Network equipment maker Nokia has formally confirmed plans to return to smartphones two and a half years after selling its Devices and Services division to Microsoft.
However, the company is not exactly diving in with both feet. Nokia CEO Rajeev Suri said at Mobile World Congress (MWC) that the company will not make the devices itself but will license the brand to a manufacturer in a similar way to Google with its Nexus phones.
"We want to be in a position to design the devices in question with appropriate control measures in case they don't meet expectations," Suri told reporters at MWC.
He added that Nokia isn't in a hurry to get back into smartphones, either. "There's no timeline, there's no rush. It could happen in 2016, it could happen later," he said.
Nokia sold its mobile phone-making division to Microsoft in September 2013 as sales of Nokia smartphones crashed owing to competition from Apple and Google. A belated shift from Symbian to Microsoft Windows Phone as its main smartphone operating system failed to reinvigorate sales and, indeed, probably contributed to the decline.
Microsoft's $7.2bn acquisition of Nokia smartphones was completed in April 2014. It was also one of the final major acts of former CEO Steve Ballmer, who had announced his resignation just a month earlier. Under the terms of the deal, Nokia was barred from producing its own smartphones until the fourth quarter of 2016.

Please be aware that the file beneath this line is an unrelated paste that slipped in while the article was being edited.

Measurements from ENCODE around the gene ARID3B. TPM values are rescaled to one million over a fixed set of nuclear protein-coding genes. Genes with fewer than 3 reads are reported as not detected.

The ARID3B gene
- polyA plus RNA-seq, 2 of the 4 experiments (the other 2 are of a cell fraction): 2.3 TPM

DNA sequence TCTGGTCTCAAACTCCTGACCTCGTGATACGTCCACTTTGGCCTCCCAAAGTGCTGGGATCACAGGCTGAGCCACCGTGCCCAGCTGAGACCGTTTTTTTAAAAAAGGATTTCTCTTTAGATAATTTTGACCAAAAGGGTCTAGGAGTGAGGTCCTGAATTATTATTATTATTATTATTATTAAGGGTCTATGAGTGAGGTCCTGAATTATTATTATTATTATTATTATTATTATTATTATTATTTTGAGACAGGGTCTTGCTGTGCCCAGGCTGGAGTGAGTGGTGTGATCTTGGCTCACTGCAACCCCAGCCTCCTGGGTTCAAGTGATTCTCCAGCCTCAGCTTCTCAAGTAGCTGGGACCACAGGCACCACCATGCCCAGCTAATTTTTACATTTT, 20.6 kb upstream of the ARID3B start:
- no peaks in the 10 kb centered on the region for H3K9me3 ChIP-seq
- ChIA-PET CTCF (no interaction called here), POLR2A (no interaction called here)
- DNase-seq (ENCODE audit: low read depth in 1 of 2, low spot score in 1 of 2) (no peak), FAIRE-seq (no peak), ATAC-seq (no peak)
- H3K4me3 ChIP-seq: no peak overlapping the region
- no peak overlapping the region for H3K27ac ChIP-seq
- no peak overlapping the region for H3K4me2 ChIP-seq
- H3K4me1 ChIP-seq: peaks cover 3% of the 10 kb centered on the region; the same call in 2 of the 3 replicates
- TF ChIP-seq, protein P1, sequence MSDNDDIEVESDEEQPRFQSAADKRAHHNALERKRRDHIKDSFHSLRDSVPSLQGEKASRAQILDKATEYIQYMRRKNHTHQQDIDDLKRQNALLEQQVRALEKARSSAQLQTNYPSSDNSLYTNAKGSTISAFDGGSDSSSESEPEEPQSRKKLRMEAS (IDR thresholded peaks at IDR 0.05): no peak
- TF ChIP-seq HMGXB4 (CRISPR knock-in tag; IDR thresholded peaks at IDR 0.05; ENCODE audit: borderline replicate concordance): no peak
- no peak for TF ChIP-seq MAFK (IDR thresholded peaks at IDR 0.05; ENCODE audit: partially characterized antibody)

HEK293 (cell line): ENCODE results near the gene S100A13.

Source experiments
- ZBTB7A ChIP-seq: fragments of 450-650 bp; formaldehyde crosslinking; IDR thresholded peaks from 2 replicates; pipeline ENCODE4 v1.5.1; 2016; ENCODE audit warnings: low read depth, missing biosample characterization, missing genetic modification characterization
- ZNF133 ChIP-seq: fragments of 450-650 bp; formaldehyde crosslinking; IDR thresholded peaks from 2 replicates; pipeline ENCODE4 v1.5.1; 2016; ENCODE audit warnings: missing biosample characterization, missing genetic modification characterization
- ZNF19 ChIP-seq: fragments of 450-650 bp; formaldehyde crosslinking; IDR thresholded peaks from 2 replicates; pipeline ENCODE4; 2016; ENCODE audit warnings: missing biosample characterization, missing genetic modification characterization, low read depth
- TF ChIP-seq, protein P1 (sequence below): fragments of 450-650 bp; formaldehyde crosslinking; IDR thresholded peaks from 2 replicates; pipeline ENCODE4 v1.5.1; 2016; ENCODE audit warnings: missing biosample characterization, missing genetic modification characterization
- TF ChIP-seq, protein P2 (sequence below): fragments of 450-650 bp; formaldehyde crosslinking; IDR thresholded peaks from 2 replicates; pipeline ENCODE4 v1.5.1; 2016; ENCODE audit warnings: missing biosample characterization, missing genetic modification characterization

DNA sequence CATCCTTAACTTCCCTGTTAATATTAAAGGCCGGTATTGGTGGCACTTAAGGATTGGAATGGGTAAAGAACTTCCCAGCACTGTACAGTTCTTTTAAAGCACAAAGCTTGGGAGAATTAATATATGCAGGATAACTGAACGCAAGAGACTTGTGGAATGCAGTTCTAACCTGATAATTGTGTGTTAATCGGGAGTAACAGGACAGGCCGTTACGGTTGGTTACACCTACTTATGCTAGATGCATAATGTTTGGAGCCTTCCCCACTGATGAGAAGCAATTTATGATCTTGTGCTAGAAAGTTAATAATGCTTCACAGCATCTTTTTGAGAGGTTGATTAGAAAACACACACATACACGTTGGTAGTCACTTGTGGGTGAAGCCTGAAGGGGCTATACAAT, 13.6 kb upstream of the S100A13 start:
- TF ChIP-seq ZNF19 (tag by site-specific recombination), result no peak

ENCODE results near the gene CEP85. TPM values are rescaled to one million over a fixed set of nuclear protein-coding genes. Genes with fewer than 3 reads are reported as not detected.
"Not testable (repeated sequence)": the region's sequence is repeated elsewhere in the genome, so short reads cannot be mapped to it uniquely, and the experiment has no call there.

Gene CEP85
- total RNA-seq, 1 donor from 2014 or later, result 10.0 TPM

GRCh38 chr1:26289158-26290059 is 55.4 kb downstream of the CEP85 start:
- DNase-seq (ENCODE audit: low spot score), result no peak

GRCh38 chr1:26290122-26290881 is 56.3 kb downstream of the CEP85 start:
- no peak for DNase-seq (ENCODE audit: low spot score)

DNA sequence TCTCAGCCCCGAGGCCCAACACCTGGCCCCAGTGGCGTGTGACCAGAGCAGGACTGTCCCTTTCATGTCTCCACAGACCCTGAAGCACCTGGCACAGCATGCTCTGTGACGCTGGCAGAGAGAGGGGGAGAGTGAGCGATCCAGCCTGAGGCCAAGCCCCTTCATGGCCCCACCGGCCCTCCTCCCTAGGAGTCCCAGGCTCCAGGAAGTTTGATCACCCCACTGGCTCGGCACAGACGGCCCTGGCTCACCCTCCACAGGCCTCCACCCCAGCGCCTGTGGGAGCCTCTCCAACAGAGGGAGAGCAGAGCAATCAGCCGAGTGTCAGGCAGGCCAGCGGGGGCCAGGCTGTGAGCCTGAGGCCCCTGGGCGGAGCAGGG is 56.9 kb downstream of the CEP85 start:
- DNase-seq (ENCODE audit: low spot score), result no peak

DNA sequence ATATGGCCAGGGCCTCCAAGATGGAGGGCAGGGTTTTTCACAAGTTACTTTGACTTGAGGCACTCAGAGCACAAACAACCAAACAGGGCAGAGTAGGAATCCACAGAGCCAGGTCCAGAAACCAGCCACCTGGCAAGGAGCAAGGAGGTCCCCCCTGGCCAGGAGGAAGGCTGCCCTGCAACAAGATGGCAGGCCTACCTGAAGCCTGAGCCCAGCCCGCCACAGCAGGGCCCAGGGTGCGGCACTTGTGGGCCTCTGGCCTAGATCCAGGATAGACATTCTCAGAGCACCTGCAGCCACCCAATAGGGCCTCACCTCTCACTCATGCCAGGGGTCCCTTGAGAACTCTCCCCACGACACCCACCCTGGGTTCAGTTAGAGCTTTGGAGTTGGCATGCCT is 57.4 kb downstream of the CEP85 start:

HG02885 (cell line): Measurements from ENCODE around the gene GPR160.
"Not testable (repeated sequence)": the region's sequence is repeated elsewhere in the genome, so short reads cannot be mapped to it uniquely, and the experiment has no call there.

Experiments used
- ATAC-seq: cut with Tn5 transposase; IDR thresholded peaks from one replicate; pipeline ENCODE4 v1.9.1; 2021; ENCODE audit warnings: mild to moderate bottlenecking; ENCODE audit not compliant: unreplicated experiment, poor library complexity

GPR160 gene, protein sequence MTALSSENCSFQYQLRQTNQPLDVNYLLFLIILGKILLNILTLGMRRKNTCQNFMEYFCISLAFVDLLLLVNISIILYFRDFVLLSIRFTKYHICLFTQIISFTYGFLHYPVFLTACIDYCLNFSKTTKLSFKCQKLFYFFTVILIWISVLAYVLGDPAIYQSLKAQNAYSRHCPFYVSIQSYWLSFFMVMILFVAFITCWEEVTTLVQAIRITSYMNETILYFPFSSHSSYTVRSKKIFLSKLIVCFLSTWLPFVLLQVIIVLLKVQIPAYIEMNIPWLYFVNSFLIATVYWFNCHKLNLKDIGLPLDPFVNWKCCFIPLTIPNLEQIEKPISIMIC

Microsoft, meanwhile, was allowed to use the Nokia brand for smartphones for no more than 18 months after the completion of the deal, but up to 10 years for feature phones. Microsoft rebranded its Windows Phones from Nokia to Lumia.
The release of Nokia-branded smartphones is part of Suri's 10-year plan to return Nokia to greatness. He was instrumental in the growth and general success of Nokia Siemens Networks, and oversaw Nokia's acquisition of rival network equipment maker Alcatel-Lucent.
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